ALUTIIQ MUSEUM  215 Mission Road, Kodiak, Alaska 99615   |  844-425-8844  |  view calendar > | search >


Word in Alutiiq: Kasaakaq
In a sentence:

Cuumi Kasaakat Sun’ami amlerta’umallriit. - Before in Kodiak there were (reportedly) a lot of Russians

MP3 File: Russian

The Russian era in Alaska began in the early eighteenth century, when explorers and traders sailed east from Siberia in search of new lands and resources. In addition to a wealth of sea mammals, fish, and birds, Russian colonists found Native people: a source of skilled labor for harvesting this bounty. Over the following century, Russian traders conscripted Native workers to harvest everything from sea otters to ground squirrels, bird eggs, and plant foods. Although most of this work took place in and around Native settlements, Russian ships also transported workers far from home, as far south as California.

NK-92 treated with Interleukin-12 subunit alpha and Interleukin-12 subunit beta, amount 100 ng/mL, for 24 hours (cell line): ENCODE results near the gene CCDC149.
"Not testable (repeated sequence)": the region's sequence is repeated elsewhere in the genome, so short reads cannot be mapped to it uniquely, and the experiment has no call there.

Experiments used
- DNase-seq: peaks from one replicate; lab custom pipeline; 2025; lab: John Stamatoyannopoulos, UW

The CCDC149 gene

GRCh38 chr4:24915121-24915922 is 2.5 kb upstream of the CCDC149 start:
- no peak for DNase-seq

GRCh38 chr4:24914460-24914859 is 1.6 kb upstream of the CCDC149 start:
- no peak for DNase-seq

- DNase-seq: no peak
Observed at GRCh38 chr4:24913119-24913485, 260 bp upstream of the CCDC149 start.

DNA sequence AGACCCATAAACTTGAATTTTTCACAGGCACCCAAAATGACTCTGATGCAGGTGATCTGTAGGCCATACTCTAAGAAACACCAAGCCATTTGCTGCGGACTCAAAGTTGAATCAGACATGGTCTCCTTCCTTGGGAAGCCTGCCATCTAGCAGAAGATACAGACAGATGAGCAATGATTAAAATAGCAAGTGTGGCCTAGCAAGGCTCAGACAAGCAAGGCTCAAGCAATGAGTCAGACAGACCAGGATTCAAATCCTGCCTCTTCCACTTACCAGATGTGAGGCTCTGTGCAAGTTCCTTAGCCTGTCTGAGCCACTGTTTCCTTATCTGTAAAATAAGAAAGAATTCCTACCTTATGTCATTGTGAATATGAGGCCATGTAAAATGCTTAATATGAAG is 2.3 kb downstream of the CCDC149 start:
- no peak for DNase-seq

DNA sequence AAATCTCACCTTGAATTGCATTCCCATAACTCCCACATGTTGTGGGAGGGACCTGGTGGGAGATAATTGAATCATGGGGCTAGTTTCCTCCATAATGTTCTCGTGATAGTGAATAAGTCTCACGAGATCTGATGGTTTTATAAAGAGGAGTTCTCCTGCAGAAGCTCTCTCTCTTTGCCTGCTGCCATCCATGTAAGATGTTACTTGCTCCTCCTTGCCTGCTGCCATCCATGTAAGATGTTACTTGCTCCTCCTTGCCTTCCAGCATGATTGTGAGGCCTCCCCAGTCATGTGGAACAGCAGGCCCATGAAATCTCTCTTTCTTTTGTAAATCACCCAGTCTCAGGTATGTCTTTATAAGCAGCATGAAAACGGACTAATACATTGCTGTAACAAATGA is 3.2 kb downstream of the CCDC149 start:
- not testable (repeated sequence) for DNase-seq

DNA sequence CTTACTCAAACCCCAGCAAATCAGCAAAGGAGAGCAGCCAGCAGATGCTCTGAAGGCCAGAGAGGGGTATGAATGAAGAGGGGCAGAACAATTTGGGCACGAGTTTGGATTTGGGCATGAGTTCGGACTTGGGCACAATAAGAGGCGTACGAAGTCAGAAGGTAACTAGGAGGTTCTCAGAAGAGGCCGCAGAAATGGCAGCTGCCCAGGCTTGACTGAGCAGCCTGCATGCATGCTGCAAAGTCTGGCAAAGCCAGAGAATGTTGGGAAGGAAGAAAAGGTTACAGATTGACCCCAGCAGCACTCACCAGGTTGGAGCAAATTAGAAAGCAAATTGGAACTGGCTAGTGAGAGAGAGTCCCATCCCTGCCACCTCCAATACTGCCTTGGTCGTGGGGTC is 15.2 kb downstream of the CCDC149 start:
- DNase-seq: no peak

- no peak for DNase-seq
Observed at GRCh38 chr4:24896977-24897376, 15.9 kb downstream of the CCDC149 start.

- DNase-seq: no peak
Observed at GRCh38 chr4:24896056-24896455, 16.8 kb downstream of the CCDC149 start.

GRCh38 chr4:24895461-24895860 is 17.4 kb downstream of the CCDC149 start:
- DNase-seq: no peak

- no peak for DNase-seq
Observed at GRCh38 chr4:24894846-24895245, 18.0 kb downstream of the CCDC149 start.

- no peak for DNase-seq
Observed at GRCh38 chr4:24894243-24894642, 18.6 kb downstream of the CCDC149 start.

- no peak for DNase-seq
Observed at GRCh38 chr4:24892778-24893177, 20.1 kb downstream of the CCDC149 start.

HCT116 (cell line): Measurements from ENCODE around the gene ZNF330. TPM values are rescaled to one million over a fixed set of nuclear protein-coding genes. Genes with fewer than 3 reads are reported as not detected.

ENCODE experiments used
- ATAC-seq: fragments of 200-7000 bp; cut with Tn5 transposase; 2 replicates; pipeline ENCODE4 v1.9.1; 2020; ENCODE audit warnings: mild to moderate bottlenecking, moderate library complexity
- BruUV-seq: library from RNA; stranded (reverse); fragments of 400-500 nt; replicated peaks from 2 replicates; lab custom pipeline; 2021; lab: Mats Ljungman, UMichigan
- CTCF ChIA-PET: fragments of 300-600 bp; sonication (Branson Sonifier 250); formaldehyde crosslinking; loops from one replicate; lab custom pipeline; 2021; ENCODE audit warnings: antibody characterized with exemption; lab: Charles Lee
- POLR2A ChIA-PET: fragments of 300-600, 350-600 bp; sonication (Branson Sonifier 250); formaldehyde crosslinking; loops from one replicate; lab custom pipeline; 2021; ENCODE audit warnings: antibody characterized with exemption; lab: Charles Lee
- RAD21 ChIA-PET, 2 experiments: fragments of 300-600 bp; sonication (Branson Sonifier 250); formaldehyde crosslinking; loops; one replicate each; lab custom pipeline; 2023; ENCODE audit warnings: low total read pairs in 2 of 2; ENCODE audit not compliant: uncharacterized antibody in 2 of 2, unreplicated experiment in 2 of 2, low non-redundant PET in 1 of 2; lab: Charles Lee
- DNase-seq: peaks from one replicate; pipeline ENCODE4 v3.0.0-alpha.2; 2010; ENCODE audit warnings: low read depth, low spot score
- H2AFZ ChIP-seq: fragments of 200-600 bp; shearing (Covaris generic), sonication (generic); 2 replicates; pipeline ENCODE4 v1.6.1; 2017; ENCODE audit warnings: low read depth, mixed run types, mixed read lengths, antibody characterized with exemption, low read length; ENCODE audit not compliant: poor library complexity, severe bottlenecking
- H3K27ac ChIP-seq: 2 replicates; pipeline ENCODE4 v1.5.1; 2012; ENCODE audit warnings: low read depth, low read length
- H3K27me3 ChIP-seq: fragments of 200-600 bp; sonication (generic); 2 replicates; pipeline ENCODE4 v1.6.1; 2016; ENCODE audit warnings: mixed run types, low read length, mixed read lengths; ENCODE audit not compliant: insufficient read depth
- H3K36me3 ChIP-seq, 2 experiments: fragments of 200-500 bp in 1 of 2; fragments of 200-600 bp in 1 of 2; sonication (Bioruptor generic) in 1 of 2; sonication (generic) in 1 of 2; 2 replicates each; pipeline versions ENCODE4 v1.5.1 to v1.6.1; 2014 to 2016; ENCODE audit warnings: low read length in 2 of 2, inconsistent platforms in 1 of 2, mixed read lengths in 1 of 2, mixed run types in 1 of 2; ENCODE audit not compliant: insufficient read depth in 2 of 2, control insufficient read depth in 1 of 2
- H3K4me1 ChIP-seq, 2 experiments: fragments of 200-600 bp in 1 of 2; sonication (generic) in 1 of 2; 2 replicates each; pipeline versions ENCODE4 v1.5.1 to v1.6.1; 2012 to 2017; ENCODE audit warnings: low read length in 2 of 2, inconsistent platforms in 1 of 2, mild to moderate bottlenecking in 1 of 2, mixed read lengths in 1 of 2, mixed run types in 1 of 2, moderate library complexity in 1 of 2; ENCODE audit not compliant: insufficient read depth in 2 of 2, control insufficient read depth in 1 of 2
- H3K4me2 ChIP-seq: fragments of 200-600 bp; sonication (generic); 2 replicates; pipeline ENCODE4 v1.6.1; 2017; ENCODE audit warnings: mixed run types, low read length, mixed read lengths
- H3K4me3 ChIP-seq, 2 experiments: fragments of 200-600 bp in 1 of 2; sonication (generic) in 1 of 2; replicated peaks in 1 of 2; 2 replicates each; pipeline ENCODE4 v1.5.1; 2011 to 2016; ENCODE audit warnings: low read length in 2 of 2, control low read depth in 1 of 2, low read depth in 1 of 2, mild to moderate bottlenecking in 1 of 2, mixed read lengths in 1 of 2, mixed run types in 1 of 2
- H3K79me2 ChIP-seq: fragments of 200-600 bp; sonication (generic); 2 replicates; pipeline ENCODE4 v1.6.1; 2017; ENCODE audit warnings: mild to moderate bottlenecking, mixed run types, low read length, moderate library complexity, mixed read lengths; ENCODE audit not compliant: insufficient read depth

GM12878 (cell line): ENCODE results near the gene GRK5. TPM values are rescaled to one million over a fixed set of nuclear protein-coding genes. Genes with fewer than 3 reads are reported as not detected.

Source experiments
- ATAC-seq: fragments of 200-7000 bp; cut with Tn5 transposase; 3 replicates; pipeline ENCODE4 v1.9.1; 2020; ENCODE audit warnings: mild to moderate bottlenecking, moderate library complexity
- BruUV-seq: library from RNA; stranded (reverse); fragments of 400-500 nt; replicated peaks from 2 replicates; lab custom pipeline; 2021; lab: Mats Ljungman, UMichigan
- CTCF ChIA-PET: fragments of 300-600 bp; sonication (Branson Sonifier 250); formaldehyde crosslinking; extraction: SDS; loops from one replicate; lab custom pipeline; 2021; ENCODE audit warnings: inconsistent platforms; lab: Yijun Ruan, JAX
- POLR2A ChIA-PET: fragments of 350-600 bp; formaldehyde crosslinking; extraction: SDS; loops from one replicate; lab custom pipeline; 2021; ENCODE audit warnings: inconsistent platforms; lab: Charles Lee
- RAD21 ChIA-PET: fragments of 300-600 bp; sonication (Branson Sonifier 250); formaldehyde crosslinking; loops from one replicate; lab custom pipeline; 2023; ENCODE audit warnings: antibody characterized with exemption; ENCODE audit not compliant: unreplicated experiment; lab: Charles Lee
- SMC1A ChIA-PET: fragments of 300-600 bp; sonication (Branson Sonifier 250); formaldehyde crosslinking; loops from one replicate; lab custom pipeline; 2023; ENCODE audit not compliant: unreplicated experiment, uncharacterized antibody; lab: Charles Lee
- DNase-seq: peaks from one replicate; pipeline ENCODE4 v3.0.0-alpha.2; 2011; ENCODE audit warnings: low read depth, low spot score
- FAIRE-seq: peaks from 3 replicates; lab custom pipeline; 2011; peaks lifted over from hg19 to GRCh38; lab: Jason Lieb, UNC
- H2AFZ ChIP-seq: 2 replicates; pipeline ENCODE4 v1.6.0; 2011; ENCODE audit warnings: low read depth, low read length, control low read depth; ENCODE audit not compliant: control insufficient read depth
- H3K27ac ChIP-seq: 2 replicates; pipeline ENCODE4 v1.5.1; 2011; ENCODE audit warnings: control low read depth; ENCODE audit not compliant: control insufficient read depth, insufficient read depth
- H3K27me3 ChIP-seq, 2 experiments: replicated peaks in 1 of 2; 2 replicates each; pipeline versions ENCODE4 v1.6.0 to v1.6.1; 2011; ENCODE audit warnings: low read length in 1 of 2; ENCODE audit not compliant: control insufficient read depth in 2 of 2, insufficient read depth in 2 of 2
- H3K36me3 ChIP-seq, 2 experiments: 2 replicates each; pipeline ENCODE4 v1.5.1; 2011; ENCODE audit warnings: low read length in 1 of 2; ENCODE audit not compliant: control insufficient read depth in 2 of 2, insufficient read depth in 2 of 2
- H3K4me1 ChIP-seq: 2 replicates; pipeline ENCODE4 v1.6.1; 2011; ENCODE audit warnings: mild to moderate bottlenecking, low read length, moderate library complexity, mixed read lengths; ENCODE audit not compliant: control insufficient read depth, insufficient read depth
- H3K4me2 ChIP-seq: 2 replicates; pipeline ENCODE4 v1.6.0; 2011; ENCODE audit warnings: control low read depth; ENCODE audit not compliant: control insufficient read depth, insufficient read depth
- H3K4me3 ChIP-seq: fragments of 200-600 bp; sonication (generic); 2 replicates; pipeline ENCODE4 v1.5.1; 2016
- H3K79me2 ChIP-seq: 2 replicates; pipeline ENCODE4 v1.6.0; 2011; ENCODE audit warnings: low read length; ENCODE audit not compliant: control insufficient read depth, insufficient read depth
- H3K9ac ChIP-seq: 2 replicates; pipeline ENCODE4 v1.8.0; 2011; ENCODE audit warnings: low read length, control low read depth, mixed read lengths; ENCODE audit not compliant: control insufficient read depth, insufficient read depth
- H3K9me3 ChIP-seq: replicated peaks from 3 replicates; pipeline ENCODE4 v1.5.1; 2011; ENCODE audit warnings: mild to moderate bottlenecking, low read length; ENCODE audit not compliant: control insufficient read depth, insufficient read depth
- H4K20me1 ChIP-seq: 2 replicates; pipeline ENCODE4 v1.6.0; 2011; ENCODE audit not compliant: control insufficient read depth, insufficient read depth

At Ft. Ross, an artel established on the northern coast of California in 1812, Alutiiq men and women were the main part of the Russian-led work force that included Aleutian Islanders and local Kashaya and Miwok Indians. Alutiiq men hunted sea mammals for the Russian American Company and served as tradesmen. They worked as carpenters, sawyers, coopers, tanners, miners, fishermen, porters, and laborers, living in their own village adjacent to the fort’s stockade. Some brought their families, others raised families with local Indian women. In 1820, there were 126 Kodiak Alutiiqs living at Fort Ross. Personnel lists name their home villages.

The Farallons, a desolate cluster of rocky volcanic islands at the entrance to San Francisco Bay, held another distant Russian outpost. Here, a Russian overseer managed Alutiiq and Indian workers who hunted seals and birds and gathered bird eggs from about 1811 to 1831. When the Russians left the California coast in 1841, most of the Alutiiq workers returned to Alaska.

Image:  Water color painting of the Russian Orthodox Church at Little Afognak, by Helen Simeonof, Alutiiq Museum collections.

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